Oracle ZFS Storage Appliance: Disabling Write Cache Enable (WCE) for ZFSSA exported LUNs on Solaris Clients (Doc ID 2063355.1)

Last updated on AUGUST 01, 2017

Applies to:

Sun ZFS Storage 7120 - Version All Versions and later
Sun Storage 7210 Unified Storage System - Version All Versions and later
Sun Storage 7310 Unified Storage System - Version All Versions and later
Sun Storage 7410 Unified Storage System - Version All Versions and later
Sun ZFS Storage 7320 - Version All Versions and later
7000 Appliance OS (Fishworks)
Due to Solaris Bug 15662604 - "ZFS should retry or abort an entire transaction when a WCE LUN gets a power-on-reset condition" and ZFS-SA Bug 15753332 - "appliance should ignore over the wire dkiocsetwce" Solaris clients may experience data integrity issues when the write cache has been enabled on LUNs exported from an Oracle ZFS Storage Appliance.

NOTE: This also applies to Solaris LDOM's using Vdisks created on top of ZFS-SA LUNs, so if the client LDOM or zone is putting a zpool on the vdisk the fix below will also need to be applied.

Goal

To permanently disable Write Cache on LUNs exported from an Oracle ZFS Storage Appliance when used in a zpool on a Solaris client.

Background:

ZFS enables the write cache on pool devices upon zpool import, and safely handles cache flushing in the event of a system power loss. However, a power-on-reset condition can potentially occur while data has not yet been committed to stable storage.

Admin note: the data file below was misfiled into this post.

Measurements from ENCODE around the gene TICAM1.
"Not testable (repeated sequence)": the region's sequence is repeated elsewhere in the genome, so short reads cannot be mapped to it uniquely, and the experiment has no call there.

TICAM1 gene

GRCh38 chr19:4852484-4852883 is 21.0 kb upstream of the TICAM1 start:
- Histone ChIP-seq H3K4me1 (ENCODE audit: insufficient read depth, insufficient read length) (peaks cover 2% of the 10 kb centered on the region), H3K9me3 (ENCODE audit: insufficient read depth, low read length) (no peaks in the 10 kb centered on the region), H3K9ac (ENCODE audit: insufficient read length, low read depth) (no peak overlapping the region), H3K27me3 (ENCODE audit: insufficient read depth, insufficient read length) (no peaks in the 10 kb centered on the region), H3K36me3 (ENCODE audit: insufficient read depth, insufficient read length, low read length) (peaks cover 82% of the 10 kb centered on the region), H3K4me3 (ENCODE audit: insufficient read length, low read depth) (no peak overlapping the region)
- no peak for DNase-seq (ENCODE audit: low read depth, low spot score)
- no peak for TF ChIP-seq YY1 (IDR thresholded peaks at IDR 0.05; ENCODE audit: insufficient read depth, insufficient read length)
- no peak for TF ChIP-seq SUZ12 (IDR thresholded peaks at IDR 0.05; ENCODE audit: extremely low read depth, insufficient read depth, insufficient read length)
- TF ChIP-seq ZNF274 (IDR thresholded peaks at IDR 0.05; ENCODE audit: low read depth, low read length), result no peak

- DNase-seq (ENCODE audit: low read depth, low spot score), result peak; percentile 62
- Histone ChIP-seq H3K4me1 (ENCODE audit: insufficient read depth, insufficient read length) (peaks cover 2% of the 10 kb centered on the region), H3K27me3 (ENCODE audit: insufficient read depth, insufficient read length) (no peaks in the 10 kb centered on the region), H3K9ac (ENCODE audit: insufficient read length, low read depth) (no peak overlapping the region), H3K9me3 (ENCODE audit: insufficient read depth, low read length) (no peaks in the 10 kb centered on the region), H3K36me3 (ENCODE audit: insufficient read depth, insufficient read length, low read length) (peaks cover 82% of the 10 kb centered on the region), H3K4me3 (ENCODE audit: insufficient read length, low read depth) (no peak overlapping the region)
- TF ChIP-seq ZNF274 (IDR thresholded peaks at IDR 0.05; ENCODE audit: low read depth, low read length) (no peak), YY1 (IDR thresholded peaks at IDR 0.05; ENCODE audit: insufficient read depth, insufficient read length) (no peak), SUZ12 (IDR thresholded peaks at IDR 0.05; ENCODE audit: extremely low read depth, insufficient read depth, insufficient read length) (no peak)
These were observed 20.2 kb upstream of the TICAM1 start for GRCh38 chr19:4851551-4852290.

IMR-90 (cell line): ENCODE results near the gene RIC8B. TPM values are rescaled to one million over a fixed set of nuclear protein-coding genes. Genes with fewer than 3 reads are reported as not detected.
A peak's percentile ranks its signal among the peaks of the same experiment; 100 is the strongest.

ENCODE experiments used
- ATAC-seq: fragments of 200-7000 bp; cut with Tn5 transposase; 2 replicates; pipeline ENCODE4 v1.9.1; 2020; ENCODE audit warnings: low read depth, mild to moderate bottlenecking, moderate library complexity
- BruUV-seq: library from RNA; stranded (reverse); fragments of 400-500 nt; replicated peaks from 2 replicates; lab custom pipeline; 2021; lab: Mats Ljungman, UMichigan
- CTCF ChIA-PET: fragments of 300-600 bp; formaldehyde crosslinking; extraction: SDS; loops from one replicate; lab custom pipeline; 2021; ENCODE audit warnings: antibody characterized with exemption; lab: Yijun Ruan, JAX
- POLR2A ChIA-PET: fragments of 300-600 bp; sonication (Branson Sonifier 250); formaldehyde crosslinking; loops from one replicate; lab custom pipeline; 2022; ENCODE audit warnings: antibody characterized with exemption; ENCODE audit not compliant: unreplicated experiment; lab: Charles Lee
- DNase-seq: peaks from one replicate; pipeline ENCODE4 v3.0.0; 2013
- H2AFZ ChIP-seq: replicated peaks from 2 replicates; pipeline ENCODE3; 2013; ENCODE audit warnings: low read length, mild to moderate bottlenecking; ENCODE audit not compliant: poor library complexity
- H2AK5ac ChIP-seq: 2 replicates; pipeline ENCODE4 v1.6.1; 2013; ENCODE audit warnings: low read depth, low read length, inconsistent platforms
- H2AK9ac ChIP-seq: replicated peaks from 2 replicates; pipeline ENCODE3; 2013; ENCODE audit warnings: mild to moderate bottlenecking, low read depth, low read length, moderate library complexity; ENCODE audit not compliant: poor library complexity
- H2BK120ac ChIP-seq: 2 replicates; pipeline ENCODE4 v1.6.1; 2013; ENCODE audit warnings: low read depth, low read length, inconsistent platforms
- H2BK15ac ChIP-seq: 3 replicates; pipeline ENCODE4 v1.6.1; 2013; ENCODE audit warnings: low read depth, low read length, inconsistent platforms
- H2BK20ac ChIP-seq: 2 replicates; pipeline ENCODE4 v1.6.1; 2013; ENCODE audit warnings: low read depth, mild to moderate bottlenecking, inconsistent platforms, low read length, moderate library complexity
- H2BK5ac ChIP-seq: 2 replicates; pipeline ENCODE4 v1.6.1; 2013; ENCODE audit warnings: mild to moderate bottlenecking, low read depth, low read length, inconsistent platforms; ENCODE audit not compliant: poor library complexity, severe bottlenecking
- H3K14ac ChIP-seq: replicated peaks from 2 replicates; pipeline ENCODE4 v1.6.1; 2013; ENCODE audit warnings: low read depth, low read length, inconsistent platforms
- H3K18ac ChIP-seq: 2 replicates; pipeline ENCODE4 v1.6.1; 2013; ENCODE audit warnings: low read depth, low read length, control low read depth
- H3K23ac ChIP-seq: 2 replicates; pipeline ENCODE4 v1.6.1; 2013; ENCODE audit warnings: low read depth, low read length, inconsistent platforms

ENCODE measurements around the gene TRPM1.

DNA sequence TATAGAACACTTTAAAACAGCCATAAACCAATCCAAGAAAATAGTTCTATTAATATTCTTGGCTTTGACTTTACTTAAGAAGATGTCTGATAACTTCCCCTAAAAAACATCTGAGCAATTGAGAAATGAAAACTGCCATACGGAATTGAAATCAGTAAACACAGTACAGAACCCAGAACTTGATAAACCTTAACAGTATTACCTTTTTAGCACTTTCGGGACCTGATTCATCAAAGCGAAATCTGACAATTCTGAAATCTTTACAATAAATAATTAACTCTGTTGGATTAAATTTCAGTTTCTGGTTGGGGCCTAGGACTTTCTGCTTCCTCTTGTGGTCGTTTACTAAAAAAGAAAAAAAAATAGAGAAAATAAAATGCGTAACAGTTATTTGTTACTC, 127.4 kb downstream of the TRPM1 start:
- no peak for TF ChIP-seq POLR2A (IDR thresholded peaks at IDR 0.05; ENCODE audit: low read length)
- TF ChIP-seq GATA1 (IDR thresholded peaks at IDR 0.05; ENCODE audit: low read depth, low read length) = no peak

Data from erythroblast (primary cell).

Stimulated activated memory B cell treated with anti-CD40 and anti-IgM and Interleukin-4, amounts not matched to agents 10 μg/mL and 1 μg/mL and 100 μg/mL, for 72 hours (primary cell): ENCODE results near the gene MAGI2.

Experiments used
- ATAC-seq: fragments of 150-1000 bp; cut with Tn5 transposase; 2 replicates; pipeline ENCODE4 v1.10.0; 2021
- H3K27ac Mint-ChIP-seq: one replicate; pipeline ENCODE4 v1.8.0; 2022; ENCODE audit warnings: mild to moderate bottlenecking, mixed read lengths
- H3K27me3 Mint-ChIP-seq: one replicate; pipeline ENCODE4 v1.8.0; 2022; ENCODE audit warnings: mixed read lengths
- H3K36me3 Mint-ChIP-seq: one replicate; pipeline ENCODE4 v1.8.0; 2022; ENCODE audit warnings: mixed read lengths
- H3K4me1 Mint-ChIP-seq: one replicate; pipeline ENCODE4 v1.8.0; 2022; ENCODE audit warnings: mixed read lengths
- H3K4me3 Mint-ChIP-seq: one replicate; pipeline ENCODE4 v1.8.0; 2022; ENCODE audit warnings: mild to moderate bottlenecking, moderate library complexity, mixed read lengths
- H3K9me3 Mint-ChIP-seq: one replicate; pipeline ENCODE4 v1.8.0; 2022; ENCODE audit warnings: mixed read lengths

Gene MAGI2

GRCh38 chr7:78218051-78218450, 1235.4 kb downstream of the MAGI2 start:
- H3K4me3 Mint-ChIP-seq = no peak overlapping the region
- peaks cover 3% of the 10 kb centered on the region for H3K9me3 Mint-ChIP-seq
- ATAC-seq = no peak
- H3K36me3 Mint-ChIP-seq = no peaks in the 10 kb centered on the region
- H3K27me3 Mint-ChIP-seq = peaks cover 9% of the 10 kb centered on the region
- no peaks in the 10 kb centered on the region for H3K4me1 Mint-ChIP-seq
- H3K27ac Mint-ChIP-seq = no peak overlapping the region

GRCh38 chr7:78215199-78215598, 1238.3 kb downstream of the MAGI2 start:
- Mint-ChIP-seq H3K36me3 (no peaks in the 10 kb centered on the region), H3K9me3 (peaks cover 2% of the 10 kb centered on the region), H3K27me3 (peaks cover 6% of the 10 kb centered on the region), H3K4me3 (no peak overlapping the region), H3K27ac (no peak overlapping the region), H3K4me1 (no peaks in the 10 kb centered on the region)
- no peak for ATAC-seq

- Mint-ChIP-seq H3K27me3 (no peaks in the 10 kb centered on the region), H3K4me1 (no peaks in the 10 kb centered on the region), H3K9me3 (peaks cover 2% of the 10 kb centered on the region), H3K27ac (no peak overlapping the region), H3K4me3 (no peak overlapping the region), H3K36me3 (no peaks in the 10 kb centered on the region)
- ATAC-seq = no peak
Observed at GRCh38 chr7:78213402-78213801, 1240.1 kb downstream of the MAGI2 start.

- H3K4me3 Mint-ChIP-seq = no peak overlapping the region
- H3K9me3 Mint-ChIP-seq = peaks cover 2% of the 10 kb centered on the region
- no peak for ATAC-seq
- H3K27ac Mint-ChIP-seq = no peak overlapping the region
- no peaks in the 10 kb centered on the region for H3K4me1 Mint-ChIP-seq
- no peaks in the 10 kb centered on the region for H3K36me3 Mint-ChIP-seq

In an environment with no single point of failure, this situation is automatically detected and corrected by ZFS the next time the data is read. Routine pool scrubs of the pool can increase the detection and repair of any lost writes.

In an environment with a single point of failure, this problem could lead to data loss.

This problem might also occur more frequently when accessing LUNs that are exported from a clustered configuration. During cluster failover, data cached by the failing head may be lost due to a power-on-reset event that is explicitly sent by the SCSI target on the surviving head. In this situation, even pools with no single point of failure might be affected.

A symptom of this issue is clusters of persistent checksum errors. You can use the output from fmdump –eV to determine whether the checksum errors have been diagnosed as persistent. The zio_txg entry in the fmdump –eV output represents the time that a block of data is written. Note that a pattern of persistent checksum errors could also be a symptom of failing devices, software, or hardware.

 

Solution

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